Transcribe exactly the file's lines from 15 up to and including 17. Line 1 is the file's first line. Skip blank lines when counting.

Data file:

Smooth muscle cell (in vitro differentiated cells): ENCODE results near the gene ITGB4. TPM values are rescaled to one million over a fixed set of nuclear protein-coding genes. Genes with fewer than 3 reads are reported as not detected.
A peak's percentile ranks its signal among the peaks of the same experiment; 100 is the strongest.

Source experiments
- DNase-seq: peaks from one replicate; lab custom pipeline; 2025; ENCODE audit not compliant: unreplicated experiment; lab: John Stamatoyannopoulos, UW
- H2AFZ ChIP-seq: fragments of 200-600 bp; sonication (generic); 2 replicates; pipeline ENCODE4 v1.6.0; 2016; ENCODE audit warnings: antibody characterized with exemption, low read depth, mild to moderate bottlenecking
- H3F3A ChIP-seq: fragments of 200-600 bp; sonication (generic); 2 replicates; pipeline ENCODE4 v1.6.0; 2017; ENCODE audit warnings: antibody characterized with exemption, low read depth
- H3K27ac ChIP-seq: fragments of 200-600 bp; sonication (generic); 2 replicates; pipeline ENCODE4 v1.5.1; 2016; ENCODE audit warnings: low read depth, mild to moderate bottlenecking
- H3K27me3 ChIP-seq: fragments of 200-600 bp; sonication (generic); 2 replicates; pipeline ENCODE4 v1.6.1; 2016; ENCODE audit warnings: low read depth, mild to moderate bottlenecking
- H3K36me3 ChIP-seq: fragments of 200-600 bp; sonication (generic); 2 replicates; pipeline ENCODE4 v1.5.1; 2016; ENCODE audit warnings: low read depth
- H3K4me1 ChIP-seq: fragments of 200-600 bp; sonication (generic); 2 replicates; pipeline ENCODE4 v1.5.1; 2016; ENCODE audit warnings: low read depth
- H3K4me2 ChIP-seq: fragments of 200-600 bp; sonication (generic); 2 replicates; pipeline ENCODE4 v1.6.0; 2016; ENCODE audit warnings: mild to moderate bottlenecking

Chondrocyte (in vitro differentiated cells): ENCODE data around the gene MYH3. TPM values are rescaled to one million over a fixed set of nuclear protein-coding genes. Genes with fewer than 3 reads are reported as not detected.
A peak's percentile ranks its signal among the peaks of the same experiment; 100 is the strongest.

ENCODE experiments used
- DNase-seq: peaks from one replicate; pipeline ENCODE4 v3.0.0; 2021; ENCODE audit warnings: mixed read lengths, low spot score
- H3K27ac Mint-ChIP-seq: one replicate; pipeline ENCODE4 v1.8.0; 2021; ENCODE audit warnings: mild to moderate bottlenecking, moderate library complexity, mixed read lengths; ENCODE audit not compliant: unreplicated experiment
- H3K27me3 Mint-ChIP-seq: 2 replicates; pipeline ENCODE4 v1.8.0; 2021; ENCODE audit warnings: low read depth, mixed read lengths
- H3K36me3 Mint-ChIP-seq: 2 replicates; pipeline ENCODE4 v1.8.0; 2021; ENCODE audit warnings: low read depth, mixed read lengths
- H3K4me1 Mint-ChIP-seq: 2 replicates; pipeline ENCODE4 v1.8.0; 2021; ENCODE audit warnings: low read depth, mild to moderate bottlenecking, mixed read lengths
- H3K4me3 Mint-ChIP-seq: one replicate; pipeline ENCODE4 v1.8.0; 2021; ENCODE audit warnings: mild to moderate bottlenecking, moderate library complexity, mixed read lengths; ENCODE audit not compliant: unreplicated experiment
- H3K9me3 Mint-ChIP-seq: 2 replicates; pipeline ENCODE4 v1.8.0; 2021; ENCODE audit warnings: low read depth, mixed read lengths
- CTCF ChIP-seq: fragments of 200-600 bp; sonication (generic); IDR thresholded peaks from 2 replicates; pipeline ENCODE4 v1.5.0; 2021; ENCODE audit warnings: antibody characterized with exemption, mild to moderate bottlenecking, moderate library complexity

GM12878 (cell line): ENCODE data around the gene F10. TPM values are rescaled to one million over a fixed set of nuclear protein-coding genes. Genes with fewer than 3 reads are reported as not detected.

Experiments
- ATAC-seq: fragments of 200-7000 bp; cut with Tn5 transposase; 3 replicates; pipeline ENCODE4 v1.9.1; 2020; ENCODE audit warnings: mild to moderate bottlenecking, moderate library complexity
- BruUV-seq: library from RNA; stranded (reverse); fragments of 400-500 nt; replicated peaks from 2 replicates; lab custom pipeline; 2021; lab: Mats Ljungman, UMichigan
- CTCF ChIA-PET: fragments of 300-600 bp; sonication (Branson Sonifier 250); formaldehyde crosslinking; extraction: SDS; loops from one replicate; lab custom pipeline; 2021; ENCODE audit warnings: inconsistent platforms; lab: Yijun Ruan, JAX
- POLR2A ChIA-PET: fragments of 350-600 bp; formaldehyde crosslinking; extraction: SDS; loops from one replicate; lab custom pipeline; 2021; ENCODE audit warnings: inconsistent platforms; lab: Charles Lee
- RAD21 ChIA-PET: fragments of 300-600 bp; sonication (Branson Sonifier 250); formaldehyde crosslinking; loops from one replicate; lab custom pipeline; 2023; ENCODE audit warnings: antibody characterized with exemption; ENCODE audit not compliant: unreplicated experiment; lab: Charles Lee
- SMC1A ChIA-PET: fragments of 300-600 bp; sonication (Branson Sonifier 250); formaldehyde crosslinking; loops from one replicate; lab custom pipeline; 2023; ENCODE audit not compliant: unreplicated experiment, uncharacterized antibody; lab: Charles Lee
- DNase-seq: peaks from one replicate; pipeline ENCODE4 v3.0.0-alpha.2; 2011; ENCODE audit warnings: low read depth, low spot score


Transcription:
- DNase-seq: peaks from one replicate; pipeline ENCODE4 v3.0.0; 2021; ENCODE audit warnings: mixed read lengths, low spot score
- H3K27ac Mint-ChIP-seq: one replicate; pipeline ENCODE4 v1.8.0; 2021; ENCODE audit warnings: mild to moderate bottlenecking, moderate library complexity, mixed read lengths; ENCODE audit not compliant: unreplicated experiment
- H3K27me3 Mint-ChIP-seq: 2 replicates; pipeline ENCODE4 v1.8.0; 2021; ENCODE audit warnings: low read depth, mixed read lengths